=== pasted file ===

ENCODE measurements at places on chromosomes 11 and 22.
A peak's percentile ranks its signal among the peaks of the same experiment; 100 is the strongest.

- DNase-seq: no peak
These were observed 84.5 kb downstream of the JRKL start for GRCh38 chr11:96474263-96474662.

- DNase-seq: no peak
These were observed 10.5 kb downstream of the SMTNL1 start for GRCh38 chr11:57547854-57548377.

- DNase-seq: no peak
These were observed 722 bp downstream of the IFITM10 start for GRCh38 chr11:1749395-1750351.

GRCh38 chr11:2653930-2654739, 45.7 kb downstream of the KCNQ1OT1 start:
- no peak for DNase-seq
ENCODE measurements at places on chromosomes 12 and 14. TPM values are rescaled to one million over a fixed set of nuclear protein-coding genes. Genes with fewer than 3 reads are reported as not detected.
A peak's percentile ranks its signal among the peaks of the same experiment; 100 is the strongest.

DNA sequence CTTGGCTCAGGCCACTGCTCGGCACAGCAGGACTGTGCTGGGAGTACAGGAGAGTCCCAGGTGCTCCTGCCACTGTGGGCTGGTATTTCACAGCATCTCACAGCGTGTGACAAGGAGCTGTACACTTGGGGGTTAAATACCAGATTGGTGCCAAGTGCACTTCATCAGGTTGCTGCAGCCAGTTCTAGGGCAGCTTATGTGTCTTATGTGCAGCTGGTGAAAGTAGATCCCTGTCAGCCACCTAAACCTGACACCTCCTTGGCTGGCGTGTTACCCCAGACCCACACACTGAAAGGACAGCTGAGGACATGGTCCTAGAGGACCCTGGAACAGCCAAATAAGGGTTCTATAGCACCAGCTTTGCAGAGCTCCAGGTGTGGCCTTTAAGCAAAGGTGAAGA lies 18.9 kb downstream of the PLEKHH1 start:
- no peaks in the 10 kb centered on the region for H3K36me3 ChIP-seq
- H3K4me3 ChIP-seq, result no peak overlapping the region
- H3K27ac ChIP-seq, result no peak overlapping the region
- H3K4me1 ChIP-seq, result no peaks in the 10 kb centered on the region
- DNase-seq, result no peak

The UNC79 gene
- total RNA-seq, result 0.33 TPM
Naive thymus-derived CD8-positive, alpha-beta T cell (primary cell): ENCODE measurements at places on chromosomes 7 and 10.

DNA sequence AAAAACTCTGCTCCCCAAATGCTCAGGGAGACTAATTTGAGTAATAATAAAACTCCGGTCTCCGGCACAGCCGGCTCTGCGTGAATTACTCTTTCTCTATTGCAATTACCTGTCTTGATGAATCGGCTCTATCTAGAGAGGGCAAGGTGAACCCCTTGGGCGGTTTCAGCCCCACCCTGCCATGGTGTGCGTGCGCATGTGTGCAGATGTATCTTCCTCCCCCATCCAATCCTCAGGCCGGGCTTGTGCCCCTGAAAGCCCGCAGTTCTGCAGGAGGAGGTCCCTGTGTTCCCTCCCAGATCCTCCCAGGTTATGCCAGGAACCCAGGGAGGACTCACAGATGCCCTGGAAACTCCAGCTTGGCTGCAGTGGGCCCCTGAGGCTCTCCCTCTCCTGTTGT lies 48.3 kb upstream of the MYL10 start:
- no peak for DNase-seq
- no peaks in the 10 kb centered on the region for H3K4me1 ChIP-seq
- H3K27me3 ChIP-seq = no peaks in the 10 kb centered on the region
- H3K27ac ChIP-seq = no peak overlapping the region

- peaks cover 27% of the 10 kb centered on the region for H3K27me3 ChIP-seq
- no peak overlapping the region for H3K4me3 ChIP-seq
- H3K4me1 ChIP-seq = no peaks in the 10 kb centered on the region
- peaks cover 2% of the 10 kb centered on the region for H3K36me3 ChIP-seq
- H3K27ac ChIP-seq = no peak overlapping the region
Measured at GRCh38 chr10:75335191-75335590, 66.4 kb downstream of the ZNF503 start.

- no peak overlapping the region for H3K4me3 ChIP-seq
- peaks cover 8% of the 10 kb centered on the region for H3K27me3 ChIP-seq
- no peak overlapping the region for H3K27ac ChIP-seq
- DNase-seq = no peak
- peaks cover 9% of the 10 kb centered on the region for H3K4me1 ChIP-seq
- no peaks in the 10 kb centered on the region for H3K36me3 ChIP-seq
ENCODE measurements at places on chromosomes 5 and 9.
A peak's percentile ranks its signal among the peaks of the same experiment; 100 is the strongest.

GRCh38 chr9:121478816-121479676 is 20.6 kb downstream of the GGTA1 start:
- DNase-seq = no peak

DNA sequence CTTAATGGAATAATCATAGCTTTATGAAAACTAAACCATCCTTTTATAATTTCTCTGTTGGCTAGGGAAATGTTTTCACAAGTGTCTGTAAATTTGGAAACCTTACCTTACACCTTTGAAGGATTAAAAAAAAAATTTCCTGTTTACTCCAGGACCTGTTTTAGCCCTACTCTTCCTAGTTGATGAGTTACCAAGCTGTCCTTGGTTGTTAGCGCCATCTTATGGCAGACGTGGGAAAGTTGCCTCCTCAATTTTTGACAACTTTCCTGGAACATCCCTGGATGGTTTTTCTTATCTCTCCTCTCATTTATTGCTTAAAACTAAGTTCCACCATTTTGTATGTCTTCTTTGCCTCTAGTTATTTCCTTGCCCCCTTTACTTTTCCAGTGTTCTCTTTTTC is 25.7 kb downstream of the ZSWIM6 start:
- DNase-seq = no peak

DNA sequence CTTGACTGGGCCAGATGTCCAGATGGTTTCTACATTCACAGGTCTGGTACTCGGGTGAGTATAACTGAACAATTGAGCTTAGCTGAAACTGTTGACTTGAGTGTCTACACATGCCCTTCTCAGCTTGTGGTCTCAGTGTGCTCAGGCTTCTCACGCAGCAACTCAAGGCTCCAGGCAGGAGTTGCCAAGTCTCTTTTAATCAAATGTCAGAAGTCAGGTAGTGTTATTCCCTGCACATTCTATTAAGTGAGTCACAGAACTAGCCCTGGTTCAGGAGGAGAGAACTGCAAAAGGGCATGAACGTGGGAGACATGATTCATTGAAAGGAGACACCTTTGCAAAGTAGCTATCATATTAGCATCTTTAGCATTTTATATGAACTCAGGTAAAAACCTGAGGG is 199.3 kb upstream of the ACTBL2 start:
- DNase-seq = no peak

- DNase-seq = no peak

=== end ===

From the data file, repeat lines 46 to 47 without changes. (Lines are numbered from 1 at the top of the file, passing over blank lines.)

- DNase-seq = no peak

- DNase-seq = no peak